Don't Call Them Mobile — Manufactured Housing Might Be The Answer To U.S. Housing Crisis
In the first half of last year, more than 50,000 manufactured homes were shipped across the country — a 31% year-over-year increase, according to the latest numbers from the U.S. Census Bureau.
The average sale price was $124,900, and while that number represents a two-year increase of nearly $40,000, manufactured homes remain an affordable option for an inventory-depleted U.S. housing market.
While 22 million Americans live in manufactured homes, according to the Manufactured Housing Institute, there remains a stigma nationally, as many people revert to memories of ill-kept mobile home parks. Mobile homes, legally defined as such because they are moveable, are also built in a factory — with wheels included before 1976. While most conventional homes in the U.S. are built on site from the ground up, manufactured homes are built in factories and assembled at a location determined by the owner — not in a mobile home park.
Some also see manufactured homes as the answer to the national housing crisis.
“Quality improvements in construction and installation practices have increased durability so that the life expectancy of factory-built housing is increasingly comparable with that of site-built housing,” Urban Institute researcher Karen Kaul wrote last year.
From an investment perspective, the higher mortgage interest rates and U.S. inflation will still play a role. But for those looking for longer-term investments, those willing to ride the economic roller coaster may get back in, Northmarq Vice President Don Vedeen told Multi-Housing News. Northmarq is a capital markets resource for commercial real estate investors.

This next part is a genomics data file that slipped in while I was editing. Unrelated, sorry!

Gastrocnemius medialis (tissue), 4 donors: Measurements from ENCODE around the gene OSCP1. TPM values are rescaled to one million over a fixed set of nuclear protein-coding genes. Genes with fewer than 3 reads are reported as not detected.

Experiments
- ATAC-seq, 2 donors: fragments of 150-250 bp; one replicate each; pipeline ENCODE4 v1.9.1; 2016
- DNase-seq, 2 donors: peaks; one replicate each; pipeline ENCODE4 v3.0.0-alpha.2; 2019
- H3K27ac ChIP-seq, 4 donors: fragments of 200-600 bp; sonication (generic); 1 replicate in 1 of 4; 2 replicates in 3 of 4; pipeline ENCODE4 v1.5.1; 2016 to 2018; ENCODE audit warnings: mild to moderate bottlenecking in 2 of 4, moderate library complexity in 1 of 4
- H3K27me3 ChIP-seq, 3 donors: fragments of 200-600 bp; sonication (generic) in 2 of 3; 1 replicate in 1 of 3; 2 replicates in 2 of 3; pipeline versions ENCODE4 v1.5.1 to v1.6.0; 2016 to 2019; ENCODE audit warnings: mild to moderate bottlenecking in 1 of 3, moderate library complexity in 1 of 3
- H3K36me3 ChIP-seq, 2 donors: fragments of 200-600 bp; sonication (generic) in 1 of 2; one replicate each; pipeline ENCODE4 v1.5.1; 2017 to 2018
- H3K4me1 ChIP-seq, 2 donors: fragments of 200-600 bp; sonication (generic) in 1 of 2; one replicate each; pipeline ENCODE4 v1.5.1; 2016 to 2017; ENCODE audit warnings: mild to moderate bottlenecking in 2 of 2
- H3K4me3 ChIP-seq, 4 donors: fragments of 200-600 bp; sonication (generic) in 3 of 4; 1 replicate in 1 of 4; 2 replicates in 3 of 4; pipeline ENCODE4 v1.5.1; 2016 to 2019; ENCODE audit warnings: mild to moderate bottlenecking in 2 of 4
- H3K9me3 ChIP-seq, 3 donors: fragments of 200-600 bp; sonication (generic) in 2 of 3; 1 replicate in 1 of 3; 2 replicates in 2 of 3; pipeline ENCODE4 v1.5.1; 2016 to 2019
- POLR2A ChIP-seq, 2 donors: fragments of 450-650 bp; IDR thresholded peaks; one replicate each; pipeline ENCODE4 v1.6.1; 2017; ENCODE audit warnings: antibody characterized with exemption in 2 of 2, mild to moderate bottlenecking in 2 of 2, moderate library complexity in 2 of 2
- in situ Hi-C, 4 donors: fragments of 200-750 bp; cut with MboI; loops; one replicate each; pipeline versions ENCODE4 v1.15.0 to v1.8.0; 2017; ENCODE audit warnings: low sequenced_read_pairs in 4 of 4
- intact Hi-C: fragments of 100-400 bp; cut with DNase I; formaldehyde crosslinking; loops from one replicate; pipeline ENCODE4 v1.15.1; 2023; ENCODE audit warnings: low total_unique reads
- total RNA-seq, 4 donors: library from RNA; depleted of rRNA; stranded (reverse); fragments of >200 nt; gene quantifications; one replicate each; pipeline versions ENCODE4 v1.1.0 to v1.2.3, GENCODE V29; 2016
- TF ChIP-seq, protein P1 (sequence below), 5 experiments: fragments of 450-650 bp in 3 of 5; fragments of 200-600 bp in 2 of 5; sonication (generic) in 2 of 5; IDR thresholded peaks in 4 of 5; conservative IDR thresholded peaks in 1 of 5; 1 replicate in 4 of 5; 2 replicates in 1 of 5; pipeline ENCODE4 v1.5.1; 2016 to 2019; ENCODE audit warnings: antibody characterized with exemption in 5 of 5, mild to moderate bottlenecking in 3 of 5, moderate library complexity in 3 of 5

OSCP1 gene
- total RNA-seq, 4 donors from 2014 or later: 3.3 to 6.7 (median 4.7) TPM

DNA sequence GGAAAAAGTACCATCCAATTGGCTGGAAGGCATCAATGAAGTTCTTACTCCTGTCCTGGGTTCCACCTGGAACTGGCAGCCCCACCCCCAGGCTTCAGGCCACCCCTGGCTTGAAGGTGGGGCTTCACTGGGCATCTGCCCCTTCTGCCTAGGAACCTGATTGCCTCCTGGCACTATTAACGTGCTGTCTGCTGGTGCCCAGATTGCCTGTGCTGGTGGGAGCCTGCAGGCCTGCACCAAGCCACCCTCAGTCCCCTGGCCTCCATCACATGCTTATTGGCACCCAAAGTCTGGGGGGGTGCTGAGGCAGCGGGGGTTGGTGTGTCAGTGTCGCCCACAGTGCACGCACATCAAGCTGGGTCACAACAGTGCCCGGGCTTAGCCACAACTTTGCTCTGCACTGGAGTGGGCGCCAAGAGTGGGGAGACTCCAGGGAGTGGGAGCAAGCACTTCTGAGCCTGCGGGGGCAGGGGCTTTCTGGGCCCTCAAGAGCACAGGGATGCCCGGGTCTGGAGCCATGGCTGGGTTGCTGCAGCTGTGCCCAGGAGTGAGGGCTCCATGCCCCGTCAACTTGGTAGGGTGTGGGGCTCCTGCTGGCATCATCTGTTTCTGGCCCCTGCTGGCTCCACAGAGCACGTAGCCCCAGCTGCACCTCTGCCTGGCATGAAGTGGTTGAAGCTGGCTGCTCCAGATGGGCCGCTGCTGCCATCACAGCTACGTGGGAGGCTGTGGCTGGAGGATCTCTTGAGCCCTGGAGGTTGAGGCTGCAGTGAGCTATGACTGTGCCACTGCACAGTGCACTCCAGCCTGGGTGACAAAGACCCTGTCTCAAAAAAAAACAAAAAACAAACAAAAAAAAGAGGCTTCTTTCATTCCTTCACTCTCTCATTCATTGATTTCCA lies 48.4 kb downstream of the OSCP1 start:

“Investors need to plan for the long term,” Vedeen said. “I envision the market to continue to cool down in the first and the second quarter, but I think at some point, a domino will fall, and investors will begin buying again and compressing cap rates despite the interest rates.”
On the whole, the manufactured housing industry, with an increase in solid and stable manufactured home communities in the past decade, has seen a rise in institutional investors and owner-operators.
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Government Intervention Is Hurting Growth
Government help is also needed to keep manufactured home prices low, UMH Properties President and CEO Sam Landy wrote in an opinion piece for Housing Wire. UMH owns and operates 134 manufactured home communities in the U.S.
“Federal policymakers should take note of the fact that manufactured housing is the most affordable homeownership option available for low- and moderate-income families in America. Manufactured homes are often less expensive to own than it is to rent. Last May, the Department of Energy (DOE) released manufactured home energy standards that would add thousands of dollars to the average price of each new home when they are scheduled to take effect this May. These standards were not developed with any real input from Housing and Urban Development (HUD), which has exclusive statutory authority for manufactured home construction and safety standards nationwide, through the HUD Code.”
Landy added that the actual homeownership costs of the new DOE requirements far exceed any annual energy savings, and the HUD Manufactured Housing Consensus Committee found that portions of the standards could be more workable.
The National Association of Realtors (NAR) also points to local government regulation as a detriment to manufactured home ownership, claiming city and county governments often impose zoning restrictions making it difficult to find a viable location for a manufactured home to be placed. The NAR complains many are relegated to very specific areas. NAR believes that much of manufactured housing defies the run-down trailer park stereotype when they can be “downright posh.”
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